Sony Ericsson Launches DRM-Free Music Store

All Xanga readers love to download music…here is the latest about downloading to your phones from your PCs.

Sony Ericsson has rolled out its PlayNow arena, an over-the-air download service that will sell DRM-free music as well as games and applications.
The expanded mobile music service will go live in Sweden, Denmark, Finland and Norway on Aug. 25. Each country will have localized content in the relevant language.

The London based joint venture between Sony and Ericsson has secured the global rights to five million tracks. Universal Music Group is the only major not to sign up the service and the company says it is in discussions with UMG as well as 30 other labels.
Around one million tracks will be available from Aug. 25 in the Nordic markets with the rest to be added at a later date. Sony Ericsson says the service will launch in other European markets this year followed by Latin America and the Asia Pacific region in 2009.

In Sweden, full track downloads will cost 9 kronor ($1.42). In Finland, tracks will cost €0.99 ($1.46).

Sony Ericsson’s Walkman and MP3-enabled phones from the 2006 K800 model will be compatible with the service, a total of 25 handsets.

Customers will get a high quality DRM-free MP3 delivered to their computer and a protected lower quality file sent directly to their phone. The PlayNow arena can also be accessed via a computer and MP3 purchases could then be transferred to music players or other MP3-enabled devices.

PlayNow first launched in 2004 to provide polyphonic ringtones and later added mastertones, games and some full music tracks.

Dudes Don’t Diet

When pitching to men, weight-loss companies don’t use the d-word

“Men have their own vocabulary for cutting calories, and it does not include the word ‘diet,'” says Karen Miller-Kovach, chief scientific officer at Weight Watchers International and the author of She Loses, He Loses: The Truth About Men, Women, and Weight Loss.
“Women love the word ‘diet,’ but you don’t hear men saying, ‘My diet starts Monday,'” says Miller-Kovach. “Men tend to say they need ‘to get in shape.'”

Men’s aversion to the word diet is not lost on the soft-drink industry. When introducing a new diet soda targeted at men, Coca-Cola called it Coke Zero, which some in Europe dubbed “bloke Coke.” Similarly, Pepsi One is also sugar-free, targeted to men and scrupulously avoids the d-word.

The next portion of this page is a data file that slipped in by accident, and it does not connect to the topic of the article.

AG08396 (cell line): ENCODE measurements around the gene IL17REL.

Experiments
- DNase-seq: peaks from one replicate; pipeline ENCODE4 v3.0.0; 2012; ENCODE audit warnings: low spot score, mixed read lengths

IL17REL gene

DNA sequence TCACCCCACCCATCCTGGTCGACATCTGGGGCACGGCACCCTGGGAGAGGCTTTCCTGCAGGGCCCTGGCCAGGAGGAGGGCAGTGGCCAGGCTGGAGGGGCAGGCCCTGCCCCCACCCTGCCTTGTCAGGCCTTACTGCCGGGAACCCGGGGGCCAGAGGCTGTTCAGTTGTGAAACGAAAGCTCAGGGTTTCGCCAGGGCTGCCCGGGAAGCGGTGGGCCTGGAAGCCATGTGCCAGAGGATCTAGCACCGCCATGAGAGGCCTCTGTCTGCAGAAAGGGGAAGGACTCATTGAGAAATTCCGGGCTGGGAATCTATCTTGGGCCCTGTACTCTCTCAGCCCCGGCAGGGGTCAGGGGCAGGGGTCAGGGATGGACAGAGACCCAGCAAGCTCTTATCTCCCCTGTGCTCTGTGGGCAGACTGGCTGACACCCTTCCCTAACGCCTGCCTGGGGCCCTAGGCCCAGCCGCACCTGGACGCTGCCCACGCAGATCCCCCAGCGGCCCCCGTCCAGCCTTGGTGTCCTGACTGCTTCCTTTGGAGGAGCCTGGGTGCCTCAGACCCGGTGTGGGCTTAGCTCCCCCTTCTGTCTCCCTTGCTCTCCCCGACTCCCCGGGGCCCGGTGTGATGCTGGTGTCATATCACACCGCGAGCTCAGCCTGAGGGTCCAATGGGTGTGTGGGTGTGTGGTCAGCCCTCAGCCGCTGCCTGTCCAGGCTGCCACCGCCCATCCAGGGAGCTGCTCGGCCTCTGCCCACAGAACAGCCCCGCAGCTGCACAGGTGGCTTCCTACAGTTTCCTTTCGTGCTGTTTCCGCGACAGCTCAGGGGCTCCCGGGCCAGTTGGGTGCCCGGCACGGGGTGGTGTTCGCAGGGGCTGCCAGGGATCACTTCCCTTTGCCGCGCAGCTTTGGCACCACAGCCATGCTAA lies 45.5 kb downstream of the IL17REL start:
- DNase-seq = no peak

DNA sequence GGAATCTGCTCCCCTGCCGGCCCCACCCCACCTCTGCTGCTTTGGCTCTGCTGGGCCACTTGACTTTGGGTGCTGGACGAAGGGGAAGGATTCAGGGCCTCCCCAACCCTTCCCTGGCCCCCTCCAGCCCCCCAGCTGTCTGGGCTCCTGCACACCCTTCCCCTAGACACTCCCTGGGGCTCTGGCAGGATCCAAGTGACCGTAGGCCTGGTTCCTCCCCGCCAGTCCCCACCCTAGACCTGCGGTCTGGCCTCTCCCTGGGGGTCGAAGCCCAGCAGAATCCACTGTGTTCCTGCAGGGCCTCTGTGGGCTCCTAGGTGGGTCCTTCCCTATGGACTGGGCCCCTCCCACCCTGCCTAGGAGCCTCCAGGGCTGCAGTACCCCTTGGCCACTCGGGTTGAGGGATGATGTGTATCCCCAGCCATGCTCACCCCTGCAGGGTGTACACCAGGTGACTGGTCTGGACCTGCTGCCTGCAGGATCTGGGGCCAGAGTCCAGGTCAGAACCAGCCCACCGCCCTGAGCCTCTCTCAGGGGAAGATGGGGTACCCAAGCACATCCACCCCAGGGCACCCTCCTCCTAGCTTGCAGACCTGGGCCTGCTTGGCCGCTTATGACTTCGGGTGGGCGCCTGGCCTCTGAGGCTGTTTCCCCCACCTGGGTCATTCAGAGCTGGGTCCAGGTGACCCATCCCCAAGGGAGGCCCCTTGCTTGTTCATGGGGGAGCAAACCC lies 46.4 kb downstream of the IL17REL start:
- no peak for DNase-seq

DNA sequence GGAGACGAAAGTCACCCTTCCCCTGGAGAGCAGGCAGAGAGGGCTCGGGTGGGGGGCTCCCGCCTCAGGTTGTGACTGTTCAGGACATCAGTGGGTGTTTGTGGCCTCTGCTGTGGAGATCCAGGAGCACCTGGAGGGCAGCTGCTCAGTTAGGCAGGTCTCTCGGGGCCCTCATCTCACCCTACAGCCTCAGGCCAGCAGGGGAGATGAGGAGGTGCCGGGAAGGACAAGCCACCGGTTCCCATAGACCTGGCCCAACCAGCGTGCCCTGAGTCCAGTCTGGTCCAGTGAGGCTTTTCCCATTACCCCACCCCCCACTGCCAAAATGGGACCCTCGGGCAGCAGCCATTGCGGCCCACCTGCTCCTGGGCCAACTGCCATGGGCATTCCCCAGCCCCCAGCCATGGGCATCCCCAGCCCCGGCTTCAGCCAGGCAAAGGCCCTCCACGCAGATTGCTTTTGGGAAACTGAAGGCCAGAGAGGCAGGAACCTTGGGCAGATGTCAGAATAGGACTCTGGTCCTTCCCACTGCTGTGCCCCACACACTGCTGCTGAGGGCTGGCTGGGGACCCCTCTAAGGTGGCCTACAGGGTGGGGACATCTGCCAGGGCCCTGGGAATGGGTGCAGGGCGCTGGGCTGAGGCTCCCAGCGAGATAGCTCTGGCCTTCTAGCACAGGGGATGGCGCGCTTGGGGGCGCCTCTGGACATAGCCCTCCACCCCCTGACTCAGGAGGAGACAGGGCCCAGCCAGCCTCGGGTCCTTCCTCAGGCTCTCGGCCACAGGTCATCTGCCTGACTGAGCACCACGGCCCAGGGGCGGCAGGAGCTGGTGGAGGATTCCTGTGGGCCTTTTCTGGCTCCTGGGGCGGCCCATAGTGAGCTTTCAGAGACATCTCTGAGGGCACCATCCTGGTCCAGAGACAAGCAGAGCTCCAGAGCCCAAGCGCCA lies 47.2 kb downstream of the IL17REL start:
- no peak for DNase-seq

Less ostracized for being overweight, men tend to be slower to acknowledge it. “Generally a man has to be obese before he considers himself even a little overweight,” Miller-Kovach says. “And men diet less often.

“Men are oblivious that their weight is even a problem, but when they realize it, it’s like the invasion of Normandy,” she continues. “Men are problem solvers and very dogmatic about weight loss.”

Men also tend to emphasize exercise, stressing not that they want to be “skinny” or “thin” but rather “fit” or “lean,” she says.

Miller-Kovach does see men’s attitudes about dieting beginning to shift, though. There is, of course, Jared Fogle, the spokesman hired by Subway after he lost more than 240 pounds on a strict diet of their sandwiches. But she says the bigger shift came with the popularity a few years ago of the Atkins diet. Men found eating the recommended steak, chicken and bacon agreed not just with their palates but their machismo — and dieted more openly then ever.
Although the Atkins diet drove the low-carb craze in 2003 and 2004, its popularity has dropped precipitously. But, according to Kim Evenson, svp of marketing and sales at, “we still see a really strong appeal for Atkins with men.”

Founded in 1996, helps clients choose from among more than 20 weight-loss plans, an approach the company calls “nondenominational dieting,” Evenson says. And the site recently added the eDiets’ meal delivery plan, which resembles NutriSystem and Jenny Direct, a new option from Jenny Craig.

“A lot of times women are looking for more community support and engagement, whether online or offline,” Evenson says. “But men don’t say, ‘So Bob, how’s it going? How can I better support you?’ That’s not locker-room talk. Men like meal delivery, where there’s a simple approach that they’re able to follow.”

About 10 percent of eDiets’ customers are men, a number Evenson says has grown steadily from 1,000 men in 1998 to nearly 10,000 today. Although the company hasn’t designed ads for men per se, it does advertise in some male-skewing media, including Discovery’s Science Channel, whose audience is about two-thirds male.

Along with low-carb diets, the most popular category with men on eDiets is what the company calls “medical/special condition plans.” Such programs, prompted by a finger-wagging physician, are designed to lower cholesterol, improve the heart or manage diabetes.